• Also, pack a popup tent or umbrella to seek respite from the sun as there are no trees to offer shelter.


Emerging from the desert-like surroundings, Cala Presili is a sight to behold after a long walk in the blazing sun. Situated not far from, and with a fantastic view of, the Favàritx Lighthouse, this hidden beach in Menorca offers a quiet escape from the busier beaches in the south.

The crisp white sand is uncharacteristic to this side of the island, and it contrasts beautifully with the azure sea. The beach’s au naturel attitude applies to both the surroundings and the swimmers.

Cala Presili, Menorca, Spain

Getting the Cala Presili was a little more challenging than I had anticipated. First of all my GPS tried to direct me down a private road, a plan blighted by the presence of a stern-looking steel gate to stop me in my tracks. After that misstep, I decided to continue in the direction I was going and my GPS soon realigned itself.

Obstacle 2 came in the form of a friendly security guard who ushered me away when I tried to drive towards the Favàritx Lighthouse. Apparently, this road is also private, and only buses and taxis are permitted to enter during the summer months. There is no nearby parking, and the side of the road is cordoned off to deter cars parking on the bank.

However, there is the occasional break in the fencing, and I was lucky enough to find a virgin verge that I tentatively left my car in. When I left, mine was the only car there, but when I returned in the early afternoon, 3 or 4 others had squeezed in, and every spare centimetre of parking space either side of the narrow road was crammed with cars.

Once parked, you’ll need to walk back to the security barrier and proceed down the long winding road on foot. It is a lengthy walk on a hot day, but not uninteresting. Wild goats graze in the bush and as you get closer to the sea, the landscape turns abstract – rocky and barren, and not at all like the lush surroundings you just emerged from. 

Before you reach the lighthouse, you’ll see a sign directing you to Cala Presili and Cala Tortuga. Cala Presili is the closest beach, just a 900m walk from that point. After 600m you’ll turn off the Camí de Cavalls and follow a smaller path to the left.

Cala Presili, Menorca, Spain
Far de Favaritx, Menorca, Spain

Things to know before visiting Cala Presili

  • There are no facilities on or near the beach.
  • It’s a fairly narrow beach, so perhaps not the best place for your ball games!
  • Expect a fair amount of nudity on display.


The next beach over from Cala Presili, Cala Tortuga is akin to the big sister of the two. A grand entrance reveals a larger, more popular cove where kayaks are pulled up on the sand, children play in the shallow water and couples sunbathe under a shared umbrella.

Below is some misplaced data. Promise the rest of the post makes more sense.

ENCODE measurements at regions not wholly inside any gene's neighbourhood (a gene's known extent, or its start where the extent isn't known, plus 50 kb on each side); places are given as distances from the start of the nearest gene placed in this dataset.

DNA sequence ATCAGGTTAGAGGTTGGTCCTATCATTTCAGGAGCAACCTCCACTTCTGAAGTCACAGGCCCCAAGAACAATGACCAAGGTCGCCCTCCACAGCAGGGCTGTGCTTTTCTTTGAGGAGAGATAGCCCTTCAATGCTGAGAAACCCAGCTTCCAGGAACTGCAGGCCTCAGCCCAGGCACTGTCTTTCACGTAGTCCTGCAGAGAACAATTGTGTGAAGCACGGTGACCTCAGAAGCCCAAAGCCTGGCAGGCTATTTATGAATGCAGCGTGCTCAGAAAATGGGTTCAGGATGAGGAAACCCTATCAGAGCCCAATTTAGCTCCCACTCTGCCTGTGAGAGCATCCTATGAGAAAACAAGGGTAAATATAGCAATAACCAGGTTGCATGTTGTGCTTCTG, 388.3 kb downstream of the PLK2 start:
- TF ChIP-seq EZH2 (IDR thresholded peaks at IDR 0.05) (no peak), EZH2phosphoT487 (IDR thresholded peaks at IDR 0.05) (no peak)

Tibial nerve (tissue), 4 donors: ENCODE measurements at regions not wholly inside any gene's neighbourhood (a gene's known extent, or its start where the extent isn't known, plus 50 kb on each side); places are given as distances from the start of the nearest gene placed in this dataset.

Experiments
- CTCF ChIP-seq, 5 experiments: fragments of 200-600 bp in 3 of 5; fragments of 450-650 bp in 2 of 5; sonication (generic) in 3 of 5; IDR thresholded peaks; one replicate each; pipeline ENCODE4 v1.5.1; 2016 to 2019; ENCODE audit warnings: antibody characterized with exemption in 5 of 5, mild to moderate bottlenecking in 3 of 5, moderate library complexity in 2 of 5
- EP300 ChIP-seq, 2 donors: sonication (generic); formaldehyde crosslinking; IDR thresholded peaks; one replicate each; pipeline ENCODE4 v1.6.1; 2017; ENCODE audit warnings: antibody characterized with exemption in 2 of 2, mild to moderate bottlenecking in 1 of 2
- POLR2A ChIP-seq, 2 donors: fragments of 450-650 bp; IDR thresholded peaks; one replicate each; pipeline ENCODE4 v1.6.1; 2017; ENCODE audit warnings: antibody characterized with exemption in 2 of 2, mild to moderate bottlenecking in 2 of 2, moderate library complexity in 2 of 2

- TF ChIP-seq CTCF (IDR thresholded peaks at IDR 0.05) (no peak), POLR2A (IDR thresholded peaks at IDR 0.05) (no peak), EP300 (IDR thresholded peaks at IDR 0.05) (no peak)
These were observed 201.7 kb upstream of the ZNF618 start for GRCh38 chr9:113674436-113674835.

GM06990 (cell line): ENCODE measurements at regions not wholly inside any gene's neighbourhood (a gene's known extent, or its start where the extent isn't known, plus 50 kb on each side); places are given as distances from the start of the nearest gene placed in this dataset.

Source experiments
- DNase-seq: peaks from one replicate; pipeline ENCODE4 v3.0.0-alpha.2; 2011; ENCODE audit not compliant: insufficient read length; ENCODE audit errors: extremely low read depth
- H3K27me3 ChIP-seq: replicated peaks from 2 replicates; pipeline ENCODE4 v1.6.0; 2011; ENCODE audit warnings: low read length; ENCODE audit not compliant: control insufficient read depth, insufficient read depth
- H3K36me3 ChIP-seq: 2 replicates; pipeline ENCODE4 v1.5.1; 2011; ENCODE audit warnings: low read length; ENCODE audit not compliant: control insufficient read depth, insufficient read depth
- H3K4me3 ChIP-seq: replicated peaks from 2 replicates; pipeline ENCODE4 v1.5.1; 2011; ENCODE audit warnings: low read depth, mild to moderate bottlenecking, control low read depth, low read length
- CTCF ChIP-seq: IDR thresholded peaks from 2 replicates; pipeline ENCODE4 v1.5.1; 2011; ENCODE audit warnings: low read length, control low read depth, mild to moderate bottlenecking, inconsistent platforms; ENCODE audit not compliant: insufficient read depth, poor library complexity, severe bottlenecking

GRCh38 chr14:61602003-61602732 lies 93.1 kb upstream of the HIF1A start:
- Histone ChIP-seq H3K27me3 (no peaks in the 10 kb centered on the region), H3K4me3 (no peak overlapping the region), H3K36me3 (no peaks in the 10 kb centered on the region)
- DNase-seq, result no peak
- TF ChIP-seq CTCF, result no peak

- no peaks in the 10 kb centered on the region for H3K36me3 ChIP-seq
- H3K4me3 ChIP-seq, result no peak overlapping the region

Situated within the protected S’Albufera Natural Park, it is an area of abundant bird and wildlife, emphasised by the presence of the natural lake behind the beach, the Bassa de Morella.

Platja d'en Tortuga, Menorca, Spain

To get to Cala Tortuga, follow the same directions as Cala Presili above, but instead of turning off the Camí de Cavalls, you follow it right the way to the beach. It is approx 1.6 km from the turn off on the main road to Favàritx.

If you feel like exploring further, or you’re seeking a quieter spot to sun yourself, the rocky but private Cala Morella Nou is right around the corner also.

Platja d'en Tortuga, Menorca, Spain
Platja d'en Tortuga, Menorca, Spain

Things to know before visiting Cala Tortuga

  • Be prepared for a long walk if visiting in the summer when the road to Favàritx is closed to private vehicles.
  • There are no facilities on or near the beach. 
  • Take shelter in the form of a parasol or pop up tent.


Just around the corner from the busy Es Grau beach, Cala en Vidrier is a hidden gem away from the crowds. This petite patch of sand benefits from a protected cove, affords stunning views of the Aegean-looking village on the other side of the bay, and is a safe-haven for those looking to practice naturism.

But even if you’re not comfortable baring it all on the beach, you’ll still be happy you made the effort to unearth this untarnished beach in Menorca.

Cala en Vidrier in Menorca, Spain

To get to Cala en Vidrier, park at the large dirt car park before the entrance to Es Grau village. Proceed in the direction of the village on foot, but make a turn towards the left when you see the wooden platform that leads to Es Grau beach.

Stop here if you want to avail of the facilities, or perhaps to hire a kayak to reach Cala en Vidrier. Otherwise, continue to the far end of the beach where you’ll find a thin trail snaking up into the hillside. Once you reach the top of the hill, take the path that leads closest to the coast, it’ll lead you down a steep decline and round the corner to the beach. 

Cala en Vidrier in Menorca, Spain
Cala en Vidrier in Menorca, Spain

Things to know before visiting Cala en Vidrier

  • The closest facilities are on the beach at Es Grau, which is approximately a 15-minute walk away.
  • You’ll need decent shoes to navigate the last bit of the path and to protect your feet as there may be (harmless) snakes lurking in the tall grass.
  • I’d mark this one as primarily an adults-only beach.


The bay of Sa Mesquida is utterly charming in itself, and its main beach, Cala Mesquida, is wholly worthy of its surroundings. Situated away from the handful of houses scattered around the bay, it offers a peaceful sanctuary.

A crescent-shaped bay awaits you, sheltered between rocky headlands, and backed by low-lying dunes. There’s space here for everyone to do their own thing, but if it’s total privacy you’re after, there’s another rocky bay around the corner where you’ll find it.